According to Sasa – the homeless people in the train station are potential laborers that he can dispatch to contractors in Japan’s nuclear disaster zone for a bounty of $100 a head.
“This is how labor recruiters like me come in every day,” Sasa says, as he strides past men sleeping on cardboard and clutching at their coats against the early winter cold.
Cleaning up industrial radioactive fallout is the most undesirable job in the world, and it seems the only way to find people willing to work for minimum wage is to go out and recruit the homeless. After all, they don’t have much else to do.
When the March 2011 earthquake hit, followed by a massive tsunami that leveled villages across Japan’s northeast coast – it began the next hazardous disaster – the multiple meltdowns at the Fukushima Nuclear Plant. The disaster is still prevalent today, and causing immense damage to humans, fish, and all other life.
Now, three years later, the crucial clean up of the Fukushima disaster is behind schedule. The slow effort has been blamed on a lack of oversight and a shortage of workers, according to a Reuters analysis of contracts and interviews with dozens of those involved.
In October, homeless men were rounded up at Sendai’s train station by Sasa, then put to work clearing radioactive soil and debris in Fukushima City for less than minimum wage, according to police and accounts of those involved. The men reported up through a chain of three other companies to Obayashi, Japan’s second-largest construction company.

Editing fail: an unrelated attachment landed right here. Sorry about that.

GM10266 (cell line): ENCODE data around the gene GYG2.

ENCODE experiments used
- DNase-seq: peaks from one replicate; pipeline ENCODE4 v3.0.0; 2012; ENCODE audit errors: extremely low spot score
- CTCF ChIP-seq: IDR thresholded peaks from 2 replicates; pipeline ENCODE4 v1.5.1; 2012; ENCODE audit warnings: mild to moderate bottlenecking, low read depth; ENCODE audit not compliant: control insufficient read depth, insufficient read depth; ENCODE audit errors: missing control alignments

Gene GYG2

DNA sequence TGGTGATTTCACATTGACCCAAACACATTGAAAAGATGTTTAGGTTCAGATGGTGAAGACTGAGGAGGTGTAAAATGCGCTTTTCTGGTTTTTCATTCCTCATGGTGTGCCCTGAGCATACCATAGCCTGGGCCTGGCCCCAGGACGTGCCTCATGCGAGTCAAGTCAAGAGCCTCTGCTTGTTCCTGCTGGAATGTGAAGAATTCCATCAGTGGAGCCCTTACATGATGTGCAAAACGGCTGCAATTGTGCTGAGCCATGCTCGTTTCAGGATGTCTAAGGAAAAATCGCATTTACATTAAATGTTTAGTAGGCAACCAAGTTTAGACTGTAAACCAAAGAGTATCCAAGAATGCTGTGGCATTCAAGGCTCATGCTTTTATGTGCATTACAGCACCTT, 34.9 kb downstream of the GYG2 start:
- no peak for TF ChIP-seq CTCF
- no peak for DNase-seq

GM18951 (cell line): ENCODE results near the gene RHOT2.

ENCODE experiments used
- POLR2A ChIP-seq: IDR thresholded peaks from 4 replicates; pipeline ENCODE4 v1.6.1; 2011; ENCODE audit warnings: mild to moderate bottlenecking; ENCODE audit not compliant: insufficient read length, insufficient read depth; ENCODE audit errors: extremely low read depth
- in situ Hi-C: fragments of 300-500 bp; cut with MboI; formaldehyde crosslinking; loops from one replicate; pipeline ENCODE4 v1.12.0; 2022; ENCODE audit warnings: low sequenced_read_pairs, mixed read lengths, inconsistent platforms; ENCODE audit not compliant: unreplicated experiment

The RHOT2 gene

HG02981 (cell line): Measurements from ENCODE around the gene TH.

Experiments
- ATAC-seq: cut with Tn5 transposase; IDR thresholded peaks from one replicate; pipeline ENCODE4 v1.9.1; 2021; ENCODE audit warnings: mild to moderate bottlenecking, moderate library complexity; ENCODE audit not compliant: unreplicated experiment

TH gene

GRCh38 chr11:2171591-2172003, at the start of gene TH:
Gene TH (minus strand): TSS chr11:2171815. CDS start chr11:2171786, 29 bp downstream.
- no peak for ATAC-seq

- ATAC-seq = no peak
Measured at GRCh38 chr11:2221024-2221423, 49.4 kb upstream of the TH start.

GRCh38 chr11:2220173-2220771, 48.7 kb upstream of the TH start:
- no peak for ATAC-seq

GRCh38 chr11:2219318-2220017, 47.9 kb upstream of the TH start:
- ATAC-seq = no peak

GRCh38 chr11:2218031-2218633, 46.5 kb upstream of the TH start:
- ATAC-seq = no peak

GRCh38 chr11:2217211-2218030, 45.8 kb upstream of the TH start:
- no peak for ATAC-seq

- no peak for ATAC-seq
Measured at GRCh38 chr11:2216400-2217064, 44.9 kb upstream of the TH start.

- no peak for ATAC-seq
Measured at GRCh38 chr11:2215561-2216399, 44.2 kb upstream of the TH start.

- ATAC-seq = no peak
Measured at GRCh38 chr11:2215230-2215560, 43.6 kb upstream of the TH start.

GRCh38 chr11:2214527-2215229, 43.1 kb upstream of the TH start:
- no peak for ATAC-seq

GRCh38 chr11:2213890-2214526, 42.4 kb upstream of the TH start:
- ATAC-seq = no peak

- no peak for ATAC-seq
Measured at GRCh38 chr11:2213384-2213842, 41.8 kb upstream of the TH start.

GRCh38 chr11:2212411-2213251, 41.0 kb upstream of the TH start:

Now the Japanese mob is being charged with illegally accessing the construction giant Obayashi Corp’s network of decontamination subcontractors and illegally sending workers to the government-funded project.
Obayashi, however, has not been accused of any wrongdoing. But the series of arrests has shown that members of Japan’s three largest mob syndicates – Yamaguchi-gumi, Sumiyoshi-kai and Inagawa-kai – were setting up a “black market” recruit of laborers under their company name.
“We are taking it very seriously that these incidents keep happening one after another,” said Junichi Ichikawa, a spokesman for Obayashi. He said the company tightened its scrutiny of its lower-tier subcontractors in order to shut out gangsters, known as the yakuza. “There were elements of what we had been doing that did not go far enough.”
Sadly, a large number of these homeless people recruited are not being paid even the minimum wage and end up with next to nothing after fees are taken out of their checks to pay for food and lodging.
The biggest problem is where to put the radioactive debris. Apparently Japan’s budget has a provision for an intermediate storage facility designed to hold up to 28 million cubic meters for about 30 years, but that isn’t going into effect until next year. For now though, being so behind schedule is a major issue to the local residents, who haven’t been able to move back into their homes since the onset of this tragedy.
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